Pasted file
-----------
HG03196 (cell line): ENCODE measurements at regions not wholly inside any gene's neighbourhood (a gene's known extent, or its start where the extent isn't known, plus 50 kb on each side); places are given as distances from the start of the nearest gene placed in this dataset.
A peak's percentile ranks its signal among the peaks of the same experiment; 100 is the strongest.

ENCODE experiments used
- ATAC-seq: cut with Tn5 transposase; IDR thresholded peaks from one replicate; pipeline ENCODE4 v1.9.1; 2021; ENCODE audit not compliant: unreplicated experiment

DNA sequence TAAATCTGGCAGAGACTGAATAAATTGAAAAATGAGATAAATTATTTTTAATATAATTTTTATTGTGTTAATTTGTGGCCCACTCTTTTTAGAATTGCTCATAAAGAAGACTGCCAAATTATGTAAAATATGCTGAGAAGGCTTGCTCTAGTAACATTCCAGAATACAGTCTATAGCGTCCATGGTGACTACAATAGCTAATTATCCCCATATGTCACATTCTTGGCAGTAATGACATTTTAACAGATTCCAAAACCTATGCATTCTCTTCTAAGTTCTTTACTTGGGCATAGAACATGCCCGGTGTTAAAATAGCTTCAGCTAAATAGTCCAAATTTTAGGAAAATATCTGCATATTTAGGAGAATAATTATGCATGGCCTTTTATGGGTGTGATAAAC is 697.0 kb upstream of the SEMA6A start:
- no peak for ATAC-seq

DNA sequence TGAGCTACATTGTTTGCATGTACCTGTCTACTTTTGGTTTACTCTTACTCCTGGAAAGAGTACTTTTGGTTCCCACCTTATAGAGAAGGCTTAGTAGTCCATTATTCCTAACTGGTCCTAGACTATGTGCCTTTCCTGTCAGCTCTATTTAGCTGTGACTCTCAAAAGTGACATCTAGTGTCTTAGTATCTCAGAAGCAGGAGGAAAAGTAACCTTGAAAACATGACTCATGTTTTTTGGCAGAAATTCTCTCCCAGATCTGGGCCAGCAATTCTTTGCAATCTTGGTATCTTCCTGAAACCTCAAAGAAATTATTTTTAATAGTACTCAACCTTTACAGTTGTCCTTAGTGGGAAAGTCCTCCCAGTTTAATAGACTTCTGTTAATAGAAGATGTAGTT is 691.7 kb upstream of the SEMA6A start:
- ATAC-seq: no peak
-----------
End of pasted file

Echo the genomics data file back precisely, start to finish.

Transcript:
HG03196 (cell line): ENCODE measurements at regions not wholly inside any gene's neighbourhood (a gene's known extent, or its start where the extent isn't known, plus 50 kb on each side); places are given as distances from the start of the nearest gene placed in this dataset.
A peak's percentile ranks its signal among the peaks of the same experiment; 100 is the strongest.

ENCODE experiments used
- ATAC-seq: cut with Tn5 transposase; IDR thresholded peaks from one replicate; pipeline ENCODE4 v1.9.1; 2021; ENCODE audit not compliant: unreplicated experiment

DNA sequence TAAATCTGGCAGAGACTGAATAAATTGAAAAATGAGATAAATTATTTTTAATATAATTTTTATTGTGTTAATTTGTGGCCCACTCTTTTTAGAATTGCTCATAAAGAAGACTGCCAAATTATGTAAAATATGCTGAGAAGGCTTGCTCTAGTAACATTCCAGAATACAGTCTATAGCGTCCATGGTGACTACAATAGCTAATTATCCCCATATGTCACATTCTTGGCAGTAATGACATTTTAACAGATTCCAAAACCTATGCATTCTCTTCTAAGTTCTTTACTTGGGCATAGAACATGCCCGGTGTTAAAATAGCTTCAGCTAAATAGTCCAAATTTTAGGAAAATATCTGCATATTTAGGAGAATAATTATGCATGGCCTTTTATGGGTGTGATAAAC is 697.0 kb upstream of the SEMA6A start:
- no peak for ATAC-seq

DNA sequence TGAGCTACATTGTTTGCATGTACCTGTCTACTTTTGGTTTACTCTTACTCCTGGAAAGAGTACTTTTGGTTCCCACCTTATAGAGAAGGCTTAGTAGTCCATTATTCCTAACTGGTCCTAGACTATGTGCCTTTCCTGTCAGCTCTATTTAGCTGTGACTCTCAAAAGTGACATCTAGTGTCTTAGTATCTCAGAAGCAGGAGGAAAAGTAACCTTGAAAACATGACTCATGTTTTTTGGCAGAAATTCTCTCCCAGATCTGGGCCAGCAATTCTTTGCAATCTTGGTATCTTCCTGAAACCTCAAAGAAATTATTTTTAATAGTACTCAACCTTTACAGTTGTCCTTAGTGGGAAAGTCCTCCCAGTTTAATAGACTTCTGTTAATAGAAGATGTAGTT is 691.7 kb upstream of the SEMA6A start:
- ATAC-seq: no peak